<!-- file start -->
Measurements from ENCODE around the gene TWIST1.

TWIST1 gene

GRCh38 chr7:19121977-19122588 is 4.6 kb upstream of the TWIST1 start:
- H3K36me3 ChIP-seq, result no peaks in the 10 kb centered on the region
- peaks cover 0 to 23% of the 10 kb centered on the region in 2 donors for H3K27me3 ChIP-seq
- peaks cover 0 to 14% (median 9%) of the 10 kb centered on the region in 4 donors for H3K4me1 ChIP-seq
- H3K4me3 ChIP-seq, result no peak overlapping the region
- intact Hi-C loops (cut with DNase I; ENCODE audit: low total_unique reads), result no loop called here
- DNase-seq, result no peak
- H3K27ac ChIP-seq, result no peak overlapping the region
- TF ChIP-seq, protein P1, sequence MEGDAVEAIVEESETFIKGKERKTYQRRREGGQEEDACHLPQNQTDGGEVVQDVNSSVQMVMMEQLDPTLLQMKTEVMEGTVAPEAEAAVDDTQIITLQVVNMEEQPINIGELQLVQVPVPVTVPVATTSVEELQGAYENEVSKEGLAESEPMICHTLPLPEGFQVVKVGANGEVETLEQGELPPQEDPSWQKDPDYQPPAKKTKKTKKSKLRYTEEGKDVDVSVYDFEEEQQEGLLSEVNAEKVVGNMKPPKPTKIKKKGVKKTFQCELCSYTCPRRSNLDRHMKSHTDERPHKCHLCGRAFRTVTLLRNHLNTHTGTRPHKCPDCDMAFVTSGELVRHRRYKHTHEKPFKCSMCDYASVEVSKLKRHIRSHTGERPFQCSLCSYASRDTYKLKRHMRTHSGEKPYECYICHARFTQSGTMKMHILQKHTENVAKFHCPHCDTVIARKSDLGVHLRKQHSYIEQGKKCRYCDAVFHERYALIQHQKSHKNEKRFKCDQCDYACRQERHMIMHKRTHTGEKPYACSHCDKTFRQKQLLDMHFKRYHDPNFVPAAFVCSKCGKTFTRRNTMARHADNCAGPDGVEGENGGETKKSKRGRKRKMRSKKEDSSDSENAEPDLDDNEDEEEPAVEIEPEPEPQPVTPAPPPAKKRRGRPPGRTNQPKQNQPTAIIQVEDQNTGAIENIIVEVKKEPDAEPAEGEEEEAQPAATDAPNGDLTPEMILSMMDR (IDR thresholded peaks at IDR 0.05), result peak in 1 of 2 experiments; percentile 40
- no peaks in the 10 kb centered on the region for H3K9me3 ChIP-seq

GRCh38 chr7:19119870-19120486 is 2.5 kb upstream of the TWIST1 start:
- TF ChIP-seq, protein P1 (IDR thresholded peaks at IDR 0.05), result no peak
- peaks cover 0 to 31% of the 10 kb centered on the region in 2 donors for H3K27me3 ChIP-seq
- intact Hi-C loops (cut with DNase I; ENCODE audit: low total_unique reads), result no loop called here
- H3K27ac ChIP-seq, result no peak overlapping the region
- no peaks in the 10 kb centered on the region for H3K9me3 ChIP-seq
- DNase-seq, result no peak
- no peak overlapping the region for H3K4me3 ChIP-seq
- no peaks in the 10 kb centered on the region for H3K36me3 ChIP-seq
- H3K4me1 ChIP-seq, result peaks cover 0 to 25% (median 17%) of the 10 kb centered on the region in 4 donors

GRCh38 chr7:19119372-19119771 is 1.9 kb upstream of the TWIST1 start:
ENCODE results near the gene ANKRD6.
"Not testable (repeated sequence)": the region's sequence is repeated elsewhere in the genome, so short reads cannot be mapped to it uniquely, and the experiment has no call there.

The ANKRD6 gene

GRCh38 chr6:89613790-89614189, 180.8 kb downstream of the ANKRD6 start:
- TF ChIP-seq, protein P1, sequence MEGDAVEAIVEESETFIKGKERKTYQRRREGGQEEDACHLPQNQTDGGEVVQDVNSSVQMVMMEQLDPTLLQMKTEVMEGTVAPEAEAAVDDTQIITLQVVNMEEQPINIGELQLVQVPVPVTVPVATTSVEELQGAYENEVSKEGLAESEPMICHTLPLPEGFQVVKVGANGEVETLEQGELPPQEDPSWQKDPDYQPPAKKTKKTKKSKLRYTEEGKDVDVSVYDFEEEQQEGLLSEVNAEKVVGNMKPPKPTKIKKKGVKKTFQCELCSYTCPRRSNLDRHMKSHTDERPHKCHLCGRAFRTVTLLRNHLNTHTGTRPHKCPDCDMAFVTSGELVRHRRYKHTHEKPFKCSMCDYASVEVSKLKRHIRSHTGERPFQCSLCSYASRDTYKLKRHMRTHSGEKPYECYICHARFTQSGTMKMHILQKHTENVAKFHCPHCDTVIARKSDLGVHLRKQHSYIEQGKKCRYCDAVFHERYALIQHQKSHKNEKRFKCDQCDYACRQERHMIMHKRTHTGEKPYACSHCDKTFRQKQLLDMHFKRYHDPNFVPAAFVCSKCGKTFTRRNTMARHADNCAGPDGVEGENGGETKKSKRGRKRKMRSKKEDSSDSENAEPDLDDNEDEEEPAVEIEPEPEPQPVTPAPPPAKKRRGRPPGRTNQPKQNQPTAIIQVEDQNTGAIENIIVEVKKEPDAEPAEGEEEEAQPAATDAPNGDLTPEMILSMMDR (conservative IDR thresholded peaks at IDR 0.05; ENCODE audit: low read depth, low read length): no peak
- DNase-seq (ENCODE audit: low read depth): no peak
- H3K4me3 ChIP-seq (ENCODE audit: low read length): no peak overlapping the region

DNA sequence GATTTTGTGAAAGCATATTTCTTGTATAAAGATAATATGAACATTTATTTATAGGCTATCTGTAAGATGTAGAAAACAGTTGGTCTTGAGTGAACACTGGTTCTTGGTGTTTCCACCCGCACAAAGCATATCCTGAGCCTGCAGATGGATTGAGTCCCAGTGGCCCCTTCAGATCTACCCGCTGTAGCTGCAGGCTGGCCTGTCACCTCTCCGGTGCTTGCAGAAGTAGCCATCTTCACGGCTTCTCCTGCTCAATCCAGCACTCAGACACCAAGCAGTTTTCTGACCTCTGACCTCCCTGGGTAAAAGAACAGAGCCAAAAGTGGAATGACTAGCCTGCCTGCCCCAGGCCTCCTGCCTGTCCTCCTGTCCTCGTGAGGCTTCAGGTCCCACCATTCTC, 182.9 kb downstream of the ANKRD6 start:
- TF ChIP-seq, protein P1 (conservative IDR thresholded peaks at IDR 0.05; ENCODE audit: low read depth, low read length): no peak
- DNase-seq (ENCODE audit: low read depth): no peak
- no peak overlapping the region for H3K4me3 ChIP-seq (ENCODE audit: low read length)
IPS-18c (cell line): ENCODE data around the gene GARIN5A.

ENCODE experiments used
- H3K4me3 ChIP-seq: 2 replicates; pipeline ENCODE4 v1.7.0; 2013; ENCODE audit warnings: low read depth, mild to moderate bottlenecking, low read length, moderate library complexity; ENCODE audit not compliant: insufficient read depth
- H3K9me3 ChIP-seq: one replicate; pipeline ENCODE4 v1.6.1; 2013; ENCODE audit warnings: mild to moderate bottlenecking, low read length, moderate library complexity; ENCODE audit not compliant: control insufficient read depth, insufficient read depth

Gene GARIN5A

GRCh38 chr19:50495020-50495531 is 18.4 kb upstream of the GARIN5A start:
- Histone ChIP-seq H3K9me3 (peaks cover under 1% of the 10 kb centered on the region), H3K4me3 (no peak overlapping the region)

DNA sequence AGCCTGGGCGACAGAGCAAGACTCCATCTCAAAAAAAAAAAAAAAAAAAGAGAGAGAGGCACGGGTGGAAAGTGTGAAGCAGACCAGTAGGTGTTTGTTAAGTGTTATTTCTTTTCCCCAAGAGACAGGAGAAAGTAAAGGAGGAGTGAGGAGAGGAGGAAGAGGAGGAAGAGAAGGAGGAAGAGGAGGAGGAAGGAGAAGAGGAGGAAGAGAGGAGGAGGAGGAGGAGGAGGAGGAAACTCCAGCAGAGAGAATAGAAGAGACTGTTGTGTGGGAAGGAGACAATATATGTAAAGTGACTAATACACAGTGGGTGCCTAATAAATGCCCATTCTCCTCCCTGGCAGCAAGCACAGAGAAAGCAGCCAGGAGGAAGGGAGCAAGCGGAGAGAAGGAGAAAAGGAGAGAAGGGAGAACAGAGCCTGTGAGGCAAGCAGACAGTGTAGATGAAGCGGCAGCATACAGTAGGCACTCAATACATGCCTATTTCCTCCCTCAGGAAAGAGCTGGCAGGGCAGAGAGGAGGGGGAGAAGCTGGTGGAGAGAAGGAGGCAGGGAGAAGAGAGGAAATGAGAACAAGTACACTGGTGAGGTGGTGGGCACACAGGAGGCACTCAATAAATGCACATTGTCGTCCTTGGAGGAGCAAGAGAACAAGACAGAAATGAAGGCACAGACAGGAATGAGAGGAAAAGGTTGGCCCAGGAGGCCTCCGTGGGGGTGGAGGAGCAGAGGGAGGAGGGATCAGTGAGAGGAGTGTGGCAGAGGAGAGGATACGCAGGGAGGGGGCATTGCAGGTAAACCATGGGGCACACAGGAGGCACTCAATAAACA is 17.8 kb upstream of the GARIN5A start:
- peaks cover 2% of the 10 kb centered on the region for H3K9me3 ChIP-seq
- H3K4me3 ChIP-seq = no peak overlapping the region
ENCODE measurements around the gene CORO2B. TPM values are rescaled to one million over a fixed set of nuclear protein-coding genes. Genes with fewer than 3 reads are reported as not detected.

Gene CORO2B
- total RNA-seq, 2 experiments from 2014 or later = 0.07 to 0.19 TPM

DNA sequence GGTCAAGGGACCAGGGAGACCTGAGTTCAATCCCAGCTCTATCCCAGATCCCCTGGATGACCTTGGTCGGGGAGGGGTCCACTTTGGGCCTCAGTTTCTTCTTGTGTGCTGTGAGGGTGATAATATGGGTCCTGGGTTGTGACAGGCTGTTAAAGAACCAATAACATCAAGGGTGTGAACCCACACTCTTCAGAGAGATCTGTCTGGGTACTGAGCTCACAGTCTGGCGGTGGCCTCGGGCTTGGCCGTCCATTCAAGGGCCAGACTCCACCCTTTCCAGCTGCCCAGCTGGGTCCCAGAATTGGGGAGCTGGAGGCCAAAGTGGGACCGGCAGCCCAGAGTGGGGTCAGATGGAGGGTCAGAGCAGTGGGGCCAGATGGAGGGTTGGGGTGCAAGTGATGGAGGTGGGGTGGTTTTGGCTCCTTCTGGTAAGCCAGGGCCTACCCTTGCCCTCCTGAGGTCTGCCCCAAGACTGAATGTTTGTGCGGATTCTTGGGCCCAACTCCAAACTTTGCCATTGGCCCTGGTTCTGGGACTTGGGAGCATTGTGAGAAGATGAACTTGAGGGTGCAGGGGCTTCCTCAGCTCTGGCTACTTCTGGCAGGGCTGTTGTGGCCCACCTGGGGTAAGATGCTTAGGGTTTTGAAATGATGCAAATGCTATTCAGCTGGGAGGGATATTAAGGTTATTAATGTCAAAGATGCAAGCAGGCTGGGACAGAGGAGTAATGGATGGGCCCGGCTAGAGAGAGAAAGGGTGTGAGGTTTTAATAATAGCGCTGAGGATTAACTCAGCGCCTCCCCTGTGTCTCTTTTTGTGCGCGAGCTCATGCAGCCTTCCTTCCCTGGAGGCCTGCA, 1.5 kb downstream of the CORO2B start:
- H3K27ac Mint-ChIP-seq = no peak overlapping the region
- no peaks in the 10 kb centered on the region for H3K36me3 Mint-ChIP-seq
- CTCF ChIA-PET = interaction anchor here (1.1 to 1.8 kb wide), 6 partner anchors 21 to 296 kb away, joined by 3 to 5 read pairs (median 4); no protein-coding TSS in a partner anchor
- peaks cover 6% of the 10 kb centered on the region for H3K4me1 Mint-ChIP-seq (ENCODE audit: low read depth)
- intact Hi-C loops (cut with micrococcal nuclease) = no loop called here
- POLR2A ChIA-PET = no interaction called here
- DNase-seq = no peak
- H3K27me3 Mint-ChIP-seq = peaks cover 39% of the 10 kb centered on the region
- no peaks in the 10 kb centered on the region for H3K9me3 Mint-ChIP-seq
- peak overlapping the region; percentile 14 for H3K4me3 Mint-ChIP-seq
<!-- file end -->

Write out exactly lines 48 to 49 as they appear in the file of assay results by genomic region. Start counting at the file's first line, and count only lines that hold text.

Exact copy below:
DNA sequence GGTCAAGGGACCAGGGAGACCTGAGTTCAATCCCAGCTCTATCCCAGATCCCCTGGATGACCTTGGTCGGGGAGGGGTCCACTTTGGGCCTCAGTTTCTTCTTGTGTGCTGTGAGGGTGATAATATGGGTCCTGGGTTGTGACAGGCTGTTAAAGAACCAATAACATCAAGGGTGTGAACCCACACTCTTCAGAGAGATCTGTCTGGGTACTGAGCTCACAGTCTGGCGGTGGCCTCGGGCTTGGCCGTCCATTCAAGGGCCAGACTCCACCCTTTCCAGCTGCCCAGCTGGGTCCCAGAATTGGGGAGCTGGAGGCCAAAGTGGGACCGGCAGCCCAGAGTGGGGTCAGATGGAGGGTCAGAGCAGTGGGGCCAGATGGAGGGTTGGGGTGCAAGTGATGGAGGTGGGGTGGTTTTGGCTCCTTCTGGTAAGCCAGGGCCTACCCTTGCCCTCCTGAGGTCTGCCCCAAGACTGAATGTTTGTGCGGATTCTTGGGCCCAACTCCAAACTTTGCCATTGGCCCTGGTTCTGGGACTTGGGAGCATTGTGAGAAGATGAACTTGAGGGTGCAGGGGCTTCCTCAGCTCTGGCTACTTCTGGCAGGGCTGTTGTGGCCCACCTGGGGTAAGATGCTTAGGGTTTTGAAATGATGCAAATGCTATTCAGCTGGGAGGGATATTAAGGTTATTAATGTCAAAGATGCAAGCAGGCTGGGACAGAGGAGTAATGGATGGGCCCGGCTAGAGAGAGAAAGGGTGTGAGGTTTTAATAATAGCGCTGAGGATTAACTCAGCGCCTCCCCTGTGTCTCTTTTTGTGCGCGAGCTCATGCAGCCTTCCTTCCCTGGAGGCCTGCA, 1.5 kb downstream of the CORO2B start:
- H3K27ac Mint-ChIP-seq = no peak overlapping the region